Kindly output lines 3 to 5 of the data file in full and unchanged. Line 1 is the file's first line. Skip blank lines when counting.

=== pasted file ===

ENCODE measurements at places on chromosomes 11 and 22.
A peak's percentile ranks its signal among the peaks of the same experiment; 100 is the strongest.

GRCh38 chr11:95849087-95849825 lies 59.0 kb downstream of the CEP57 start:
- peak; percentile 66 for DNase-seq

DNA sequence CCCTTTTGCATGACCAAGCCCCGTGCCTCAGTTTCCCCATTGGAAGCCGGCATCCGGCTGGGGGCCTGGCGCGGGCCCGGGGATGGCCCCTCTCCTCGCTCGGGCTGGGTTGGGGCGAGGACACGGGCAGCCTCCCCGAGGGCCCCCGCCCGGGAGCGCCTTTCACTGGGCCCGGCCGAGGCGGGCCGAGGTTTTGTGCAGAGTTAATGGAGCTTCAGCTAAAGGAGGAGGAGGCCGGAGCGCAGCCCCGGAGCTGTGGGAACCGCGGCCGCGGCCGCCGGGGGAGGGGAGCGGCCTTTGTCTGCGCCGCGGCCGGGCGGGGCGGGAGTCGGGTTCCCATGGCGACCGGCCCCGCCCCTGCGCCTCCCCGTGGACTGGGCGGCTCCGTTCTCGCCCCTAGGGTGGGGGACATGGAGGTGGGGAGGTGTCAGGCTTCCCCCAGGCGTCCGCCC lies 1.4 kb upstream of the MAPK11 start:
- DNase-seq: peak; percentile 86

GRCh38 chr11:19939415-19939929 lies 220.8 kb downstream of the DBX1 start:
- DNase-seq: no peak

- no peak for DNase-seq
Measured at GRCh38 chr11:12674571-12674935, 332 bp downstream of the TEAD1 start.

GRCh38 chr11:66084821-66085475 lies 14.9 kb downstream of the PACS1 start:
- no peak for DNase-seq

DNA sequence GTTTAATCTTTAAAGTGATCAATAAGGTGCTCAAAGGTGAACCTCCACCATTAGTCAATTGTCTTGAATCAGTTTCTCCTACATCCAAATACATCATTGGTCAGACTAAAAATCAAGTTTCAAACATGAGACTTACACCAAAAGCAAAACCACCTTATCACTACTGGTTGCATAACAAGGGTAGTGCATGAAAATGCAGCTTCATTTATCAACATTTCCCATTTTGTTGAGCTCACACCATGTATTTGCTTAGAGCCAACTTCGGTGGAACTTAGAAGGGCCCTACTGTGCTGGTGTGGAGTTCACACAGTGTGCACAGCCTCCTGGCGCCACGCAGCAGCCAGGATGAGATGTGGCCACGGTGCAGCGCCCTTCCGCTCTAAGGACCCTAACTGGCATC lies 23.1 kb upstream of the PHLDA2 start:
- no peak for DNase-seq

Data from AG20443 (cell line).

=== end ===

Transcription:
GRCh38 chr11:95849087-95849825 lies 59.0 kb downstream of the CEP57 start:
- peak; percentile 66 for DNase-seq

DNA sequence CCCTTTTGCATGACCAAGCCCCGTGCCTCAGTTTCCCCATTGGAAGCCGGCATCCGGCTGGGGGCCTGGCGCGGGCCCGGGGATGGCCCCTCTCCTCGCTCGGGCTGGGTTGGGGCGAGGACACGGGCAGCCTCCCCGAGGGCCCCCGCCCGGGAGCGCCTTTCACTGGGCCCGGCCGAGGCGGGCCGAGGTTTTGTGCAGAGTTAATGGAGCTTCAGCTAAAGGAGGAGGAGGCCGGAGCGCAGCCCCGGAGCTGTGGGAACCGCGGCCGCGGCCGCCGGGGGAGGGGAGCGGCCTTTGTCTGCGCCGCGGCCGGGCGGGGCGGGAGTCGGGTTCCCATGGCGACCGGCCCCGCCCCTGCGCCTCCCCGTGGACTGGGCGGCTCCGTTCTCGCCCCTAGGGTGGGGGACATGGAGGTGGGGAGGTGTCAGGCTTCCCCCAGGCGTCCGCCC lies 1.4 kb upstream of the MAPK11 start: